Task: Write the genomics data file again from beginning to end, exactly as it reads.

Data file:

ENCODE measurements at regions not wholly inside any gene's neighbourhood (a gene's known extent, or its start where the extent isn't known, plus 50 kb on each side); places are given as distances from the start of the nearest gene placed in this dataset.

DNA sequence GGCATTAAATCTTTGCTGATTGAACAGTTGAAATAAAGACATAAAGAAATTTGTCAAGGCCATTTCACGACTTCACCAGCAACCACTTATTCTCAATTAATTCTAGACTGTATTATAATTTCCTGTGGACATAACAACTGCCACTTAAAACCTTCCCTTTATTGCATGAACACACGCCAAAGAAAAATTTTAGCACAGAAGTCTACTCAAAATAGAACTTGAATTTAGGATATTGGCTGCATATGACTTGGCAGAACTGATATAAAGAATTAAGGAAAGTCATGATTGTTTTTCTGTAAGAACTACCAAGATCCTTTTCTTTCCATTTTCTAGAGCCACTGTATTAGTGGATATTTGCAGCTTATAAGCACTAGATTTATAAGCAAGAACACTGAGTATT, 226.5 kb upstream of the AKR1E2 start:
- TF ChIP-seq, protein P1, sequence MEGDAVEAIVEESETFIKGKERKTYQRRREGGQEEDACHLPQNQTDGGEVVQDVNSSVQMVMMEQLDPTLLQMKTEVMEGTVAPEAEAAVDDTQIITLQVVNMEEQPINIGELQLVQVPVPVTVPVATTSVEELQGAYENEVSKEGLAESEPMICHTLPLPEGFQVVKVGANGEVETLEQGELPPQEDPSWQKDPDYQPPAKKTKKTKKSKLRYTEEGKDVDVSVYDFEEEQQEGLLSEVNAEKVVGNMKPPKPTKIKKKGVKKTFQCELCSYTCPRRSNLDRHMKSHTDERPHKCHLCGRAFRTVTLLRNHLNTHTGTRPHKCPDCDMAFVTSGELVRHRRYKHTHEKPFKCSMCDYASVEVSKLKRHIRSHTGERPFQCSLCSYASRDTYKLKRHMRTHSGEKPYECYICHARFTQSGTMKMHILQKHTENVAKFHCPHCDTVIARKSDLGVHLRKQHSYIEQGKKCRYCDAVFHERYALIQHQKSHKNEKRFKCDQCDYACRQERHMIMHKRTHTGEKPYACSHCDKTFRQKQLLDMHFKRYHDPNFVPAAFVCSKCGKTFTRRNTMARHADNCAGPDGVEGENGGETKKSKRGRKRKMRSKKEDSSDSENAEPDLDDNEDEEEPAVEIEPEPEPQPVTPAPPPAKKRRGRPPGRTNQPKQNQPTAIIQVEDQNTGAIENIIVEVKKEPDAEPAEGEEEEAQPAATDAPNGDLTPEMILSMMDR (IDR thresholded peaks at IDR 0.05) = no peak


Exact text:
ENCODE measurements at regions not wholly inside any gene's neighbourhood (a gene's known extent, or its start where the extent isn't known, plus 50 kb on each side); places are given as distances from the start of the nearest gene placed in this dataset.

DNA sequence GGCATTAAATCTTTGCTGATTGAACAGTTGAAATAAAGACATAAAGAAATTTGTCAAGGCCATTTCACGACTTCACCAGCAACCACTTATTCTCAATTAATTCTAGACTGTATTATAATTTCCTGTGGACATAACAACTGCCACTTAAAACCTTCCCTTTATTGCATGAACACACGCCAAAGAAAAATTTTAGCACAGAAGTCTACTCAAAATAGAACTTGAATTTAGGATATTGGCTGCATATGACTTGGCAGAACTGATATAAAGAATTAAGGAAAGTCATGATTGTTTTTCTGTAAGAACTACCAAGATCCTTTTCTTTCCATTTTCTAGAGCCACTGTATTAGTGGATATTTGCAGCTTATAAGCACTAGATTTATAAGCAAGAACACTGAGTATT, 226.5 kb upstream of the AKR1E2 start:
- TF ChIP-seq, protein P1, sequence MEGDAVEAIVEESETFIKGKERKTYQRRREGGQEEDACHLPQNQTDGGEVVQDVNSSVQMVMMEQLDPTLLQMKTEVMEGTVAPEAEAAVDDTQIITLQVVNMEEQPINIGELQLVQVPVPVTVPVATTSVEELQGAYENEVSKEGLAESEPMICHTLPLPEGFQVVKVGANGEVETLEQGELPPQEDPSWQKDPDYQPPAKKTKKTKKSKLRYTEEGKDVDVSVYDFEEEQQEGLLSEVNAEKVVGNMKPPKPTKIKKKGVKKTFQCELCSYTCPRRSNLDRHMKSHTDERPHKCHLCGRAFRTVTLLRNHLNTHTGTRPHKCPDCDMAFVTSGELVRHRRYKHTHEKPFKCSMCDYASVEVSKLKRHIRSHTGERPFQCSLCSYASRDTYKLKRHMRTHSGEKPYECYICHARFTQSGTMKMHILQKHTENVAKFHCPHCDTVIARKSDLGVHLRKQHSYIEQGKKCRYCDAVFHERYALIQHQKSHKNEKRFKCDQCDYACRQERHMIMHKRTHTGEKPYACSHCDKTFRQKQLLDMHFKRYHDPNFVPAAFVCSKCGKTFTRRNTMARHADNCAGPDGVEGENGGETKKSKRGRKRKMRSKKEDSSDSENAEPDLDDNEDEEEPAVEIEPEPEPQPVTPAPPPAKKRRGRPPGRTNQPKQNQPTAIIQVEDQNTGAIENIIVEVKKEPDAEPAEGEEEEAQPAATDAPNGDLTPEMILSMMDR (IDR thresholded peaks at IDR 0.05) = no peak